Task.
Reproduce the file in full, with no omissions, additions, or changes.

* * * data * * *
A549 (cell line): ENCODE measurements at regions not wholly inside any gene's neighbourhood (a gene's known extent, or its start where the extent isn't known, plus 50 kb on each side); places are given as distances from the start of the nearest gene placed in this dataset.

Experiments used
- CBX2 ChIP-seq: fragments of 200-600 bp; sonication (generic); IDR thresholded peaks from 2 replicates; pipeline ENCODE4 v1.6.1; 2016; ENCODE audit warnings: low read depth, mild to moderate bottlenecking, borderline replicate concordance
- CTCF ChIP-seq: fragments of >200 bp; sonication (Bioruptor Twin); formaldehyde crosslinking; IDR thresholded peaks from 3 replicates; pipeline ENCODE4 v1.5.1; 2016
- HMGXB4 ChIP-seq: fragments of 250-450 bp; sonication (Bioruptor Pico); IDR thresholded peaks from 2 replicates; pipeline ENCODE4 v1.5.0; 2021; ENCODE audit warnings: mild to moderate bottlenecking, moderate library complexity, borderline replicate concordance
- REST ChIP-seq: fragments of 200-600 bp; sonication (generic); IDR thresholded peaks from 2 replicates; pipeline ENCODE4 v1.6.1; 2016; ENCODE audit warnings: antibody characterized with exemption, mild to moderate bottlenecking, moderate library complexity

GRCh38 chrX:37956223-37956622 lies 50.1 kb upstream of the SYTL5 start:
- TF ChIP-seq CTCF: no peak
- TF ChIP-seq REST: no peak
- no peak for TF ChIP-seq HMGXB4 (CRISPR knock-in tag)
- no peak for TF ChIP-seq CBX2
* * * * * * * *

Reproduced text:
A549 (cell line): ENCODE measurements at regions not wholly inside any gene's neighbourhood (a gene's known extent, or its start where the extent isn't known, plus 50 kb on each side); places are given as distances from the start of the nearest gene placed in this dataset.

Experiments used
- CBX2 ChIP-seq: fragments of 200-600 bp; sonication (generic); IDR thresholded peaks from 2 replicates; pipeline ENCODE4 v1.6.1; 2016; ENCODE audit warnings: low read depth, mild to moderate bottlenecking, borderline replicate concordance
- CTCF ChIP-seq: fragments of >200 bp; sonication (Bioruptor Twin); formaldehyde crosslinking; IDR thresholded peaks from 3 replicates; pipeline ENCODE4 v1.5.1; 2016
- HMGXB4 ChIP-seq: fragments of 250-450 bp; sonication (Bioruptor Pico); IDR thresholded peaks from 2 replicates; pipeline ENCODE4 v1.5.0; 2021; ENCODE audit warnings: mild to moderate bottlenecking, moderate library complexity, borderline replicate concordance
- REST ChIP-seq: fragments of 200-600 bp; sonication (generic); IDR thresholded peaks from 2 replicates; pipeline ENCODE4 v1.6.1; 2016; ENCODE audit warnings: antibody characterized with exemption, mild to moderate bottlenecking, moderate library complexity

GRCh38 chrX:37956223-37956622 lies 50.1 kb upstream of the SYTL5 start:
- TF ChIP-seq CTCF: no peak
- TF ChIP-seq REST: no peak
- no peak for TF ChIP-seq HMGXB4 (CRISPR knock-in tag)
- no peak for TF ChIP-seq CBX2